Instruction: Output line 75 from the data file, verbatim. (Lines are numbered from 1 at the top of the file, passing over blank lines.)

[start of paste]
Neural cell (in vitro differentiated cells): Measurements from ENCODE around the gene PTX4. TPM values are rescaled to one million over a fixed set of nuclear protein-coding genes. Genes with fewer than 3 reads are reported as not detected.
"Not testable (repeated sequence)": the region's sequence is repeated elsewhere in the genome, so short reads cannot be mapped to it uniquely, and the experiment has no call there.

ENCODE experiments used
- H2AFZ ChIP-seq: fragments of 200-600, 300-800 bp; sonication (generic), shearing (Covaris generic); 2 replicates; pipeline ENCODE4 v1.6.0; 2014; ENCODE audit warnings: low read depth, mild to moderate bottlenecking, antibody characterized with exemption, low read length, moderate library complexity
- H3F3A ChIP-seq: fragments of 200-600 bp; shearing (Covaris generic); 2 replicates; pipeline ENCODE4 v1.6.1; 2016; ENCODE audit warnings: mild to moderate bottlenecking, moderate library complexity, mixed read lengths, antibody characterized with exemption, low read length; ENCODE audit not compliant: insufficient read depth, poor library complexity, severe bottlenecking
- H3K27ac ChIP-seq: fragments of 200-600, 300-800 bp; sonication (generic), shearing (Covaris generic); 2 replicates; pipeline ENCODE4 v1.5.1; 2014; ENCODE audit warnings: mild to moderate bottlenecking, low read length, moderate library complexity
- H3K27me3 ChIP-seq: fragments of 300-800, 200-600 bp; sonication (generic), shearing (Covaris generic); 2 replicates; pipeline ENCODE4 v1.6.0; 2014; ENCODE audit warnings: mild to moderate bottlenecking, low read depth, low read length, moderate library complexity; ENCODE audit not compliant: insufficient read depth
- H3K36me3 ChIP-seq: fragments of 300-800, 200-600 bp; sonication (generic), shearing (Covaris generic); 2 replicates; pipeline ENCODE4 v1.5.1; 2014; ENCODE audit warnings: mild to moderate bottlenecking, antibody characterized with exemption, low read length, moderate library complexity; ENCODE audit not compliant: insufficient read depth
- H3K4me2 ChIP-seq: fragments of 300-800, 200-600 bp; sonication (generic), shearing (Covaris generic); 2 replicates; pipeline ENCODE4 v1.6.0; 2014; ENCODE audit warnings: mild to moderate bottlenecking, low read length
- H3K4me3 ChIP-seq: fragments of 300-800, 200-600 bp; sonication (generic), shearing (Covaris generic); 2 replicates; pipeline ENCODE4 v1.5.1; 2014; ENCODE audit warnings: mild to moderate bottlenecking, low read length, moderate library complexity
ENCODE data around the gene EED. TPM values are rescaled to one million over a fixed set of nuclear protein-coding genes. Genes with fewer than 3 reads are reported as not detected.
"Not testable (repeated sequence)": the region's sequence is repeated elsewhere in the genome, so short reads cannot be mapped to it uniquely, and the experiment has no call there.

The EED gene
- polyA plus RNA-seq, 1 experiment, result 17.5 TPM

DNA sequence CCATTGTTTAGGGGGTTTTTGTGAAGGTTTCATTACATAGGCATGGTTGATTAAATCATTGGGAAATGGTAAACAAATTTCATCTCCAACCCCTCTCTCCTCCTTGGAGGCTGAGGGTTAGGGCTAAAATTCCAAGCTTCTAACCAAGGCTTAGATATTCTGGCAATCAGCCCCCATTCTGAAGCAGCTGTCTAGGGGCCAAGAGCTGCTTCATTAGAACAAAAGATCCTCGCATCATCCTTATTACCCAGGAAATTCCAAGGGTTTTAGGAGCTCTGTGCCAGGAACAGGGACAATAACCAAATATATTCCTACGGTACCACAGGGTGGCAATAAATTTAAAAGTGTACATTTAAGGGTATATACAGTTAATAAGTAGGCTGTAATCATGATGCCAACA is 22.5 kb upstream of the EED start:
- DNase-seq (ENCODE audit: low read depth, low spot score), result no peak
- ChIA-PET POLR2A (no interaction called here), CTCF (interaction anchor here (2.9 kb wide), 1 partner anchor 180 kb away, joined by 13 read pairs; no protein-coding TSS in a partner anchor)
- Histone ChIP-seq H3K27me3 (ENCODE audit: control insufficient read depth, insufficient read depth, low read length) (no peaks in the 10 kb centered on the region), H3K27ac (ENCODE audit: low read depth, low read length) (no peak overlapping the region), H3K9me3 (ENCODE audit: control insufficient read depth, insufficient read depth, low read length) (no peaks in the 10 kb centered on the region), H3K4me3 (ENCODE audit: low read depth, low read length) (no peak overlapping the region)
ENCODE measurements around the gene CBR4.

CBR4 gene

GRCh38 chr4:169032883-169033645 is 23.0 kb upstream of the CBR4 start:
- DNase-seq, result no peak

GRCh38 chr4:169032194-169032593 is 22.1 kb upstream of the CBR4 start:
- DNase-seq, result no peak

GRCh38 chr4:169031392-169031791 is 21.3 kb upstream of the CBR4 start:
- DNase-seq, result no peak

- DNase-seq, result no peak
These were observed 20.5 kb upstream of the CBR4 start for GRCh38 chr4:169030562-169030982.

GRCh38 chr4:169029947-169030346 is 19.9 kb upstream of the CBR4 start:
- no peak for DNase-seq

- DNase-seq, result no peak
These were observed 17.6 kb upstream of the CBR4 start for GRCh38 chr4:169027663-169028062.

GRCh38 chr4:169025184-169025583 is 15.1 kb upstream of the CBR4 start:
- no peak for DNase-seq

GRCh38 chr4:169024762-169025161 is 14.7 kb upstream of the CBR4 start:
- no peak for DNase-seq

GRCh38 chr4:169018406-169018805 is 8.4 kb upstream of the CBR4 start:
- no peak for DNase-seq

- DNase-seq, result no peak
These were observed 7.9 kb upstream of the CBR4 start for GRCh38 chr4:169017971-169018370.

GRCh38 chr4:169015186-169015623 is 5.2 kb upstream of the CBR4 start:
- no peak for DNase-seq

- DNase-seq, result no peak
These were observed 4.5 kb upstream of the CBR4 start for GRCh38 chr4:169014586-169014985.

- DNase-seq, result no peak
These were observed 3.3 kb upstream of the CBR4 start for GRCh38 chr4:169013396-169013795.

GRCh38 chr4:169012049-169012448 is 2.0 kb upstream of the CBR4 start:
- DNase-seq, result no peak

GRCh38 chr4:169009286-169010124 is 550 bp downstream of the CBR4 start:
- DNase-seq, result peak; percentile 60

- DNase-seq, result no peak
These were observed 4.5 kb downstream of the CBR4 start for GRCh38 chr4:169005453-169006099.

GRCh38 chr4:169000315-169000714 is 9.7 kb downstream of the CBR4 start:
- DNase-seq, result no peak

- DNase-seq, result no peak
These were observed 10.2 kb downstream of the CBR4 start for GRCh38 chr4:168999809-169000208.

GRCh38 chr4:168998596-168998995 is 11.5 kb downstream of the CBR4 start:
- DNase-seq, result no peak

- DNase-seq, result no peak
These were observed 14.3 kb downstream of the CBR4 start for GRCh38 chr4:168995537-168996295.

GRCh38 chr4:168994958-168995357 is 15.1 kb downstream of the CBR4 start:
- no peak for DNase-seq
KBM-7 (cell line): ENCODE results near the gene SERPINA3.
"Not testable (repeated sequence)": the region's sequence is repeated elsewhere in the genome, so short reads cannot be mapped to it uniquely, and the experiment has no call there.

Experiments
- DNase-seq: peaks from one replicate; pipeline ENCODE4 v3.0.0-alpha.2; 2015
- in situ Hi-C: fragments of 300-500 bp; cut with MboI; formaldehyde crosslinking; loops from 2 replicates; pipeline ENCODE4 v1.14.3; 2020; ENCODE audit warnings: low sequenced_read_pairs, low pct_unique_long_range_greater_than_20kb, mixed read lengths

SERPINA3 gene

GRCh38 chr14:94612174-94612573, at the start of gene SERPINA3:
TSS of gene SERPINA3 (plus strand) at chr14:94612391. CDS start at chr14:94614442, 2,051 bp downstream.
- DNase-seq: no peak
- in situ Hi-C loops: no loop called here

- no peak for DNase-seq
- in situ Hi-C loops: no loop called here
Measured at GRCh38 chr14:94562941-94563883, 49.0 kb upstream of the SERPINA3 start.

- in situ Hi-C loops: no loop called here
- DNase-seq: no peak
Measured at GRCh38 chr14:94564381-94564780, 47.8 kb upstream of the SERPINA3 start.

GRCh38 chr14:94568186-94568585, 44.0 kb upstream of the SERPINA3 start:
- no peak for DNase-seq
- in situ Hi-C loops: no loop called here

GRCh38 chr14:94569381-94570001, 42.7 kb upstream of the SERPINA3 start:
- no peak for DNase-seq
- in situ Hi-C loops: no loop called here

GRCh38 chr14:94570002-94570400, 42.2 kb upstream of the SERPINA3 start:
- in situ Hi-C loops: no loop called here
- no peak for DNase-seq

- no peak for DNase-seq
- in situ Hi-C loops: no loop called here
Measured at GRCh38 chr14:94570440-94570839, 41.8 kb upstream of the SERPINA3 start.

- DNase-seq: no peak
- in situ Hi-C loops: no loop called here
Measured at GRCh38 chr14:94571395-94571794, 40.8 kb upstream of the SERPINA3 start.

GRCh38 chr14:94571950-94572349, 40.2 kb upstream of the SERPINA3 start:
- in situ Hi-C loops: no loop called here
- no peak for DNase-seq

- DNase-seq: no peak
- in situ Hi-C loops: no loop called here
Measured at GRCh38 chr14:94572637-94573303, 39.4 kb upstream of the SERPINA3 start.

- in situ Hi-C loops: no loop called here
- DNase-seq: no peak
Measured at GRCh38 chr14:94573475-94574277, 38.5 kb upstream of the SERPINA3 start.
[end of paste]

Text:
Measured at GRCh38 chr14:94562941-94563883, 49.0 kb upstream of the SERPINA3 start.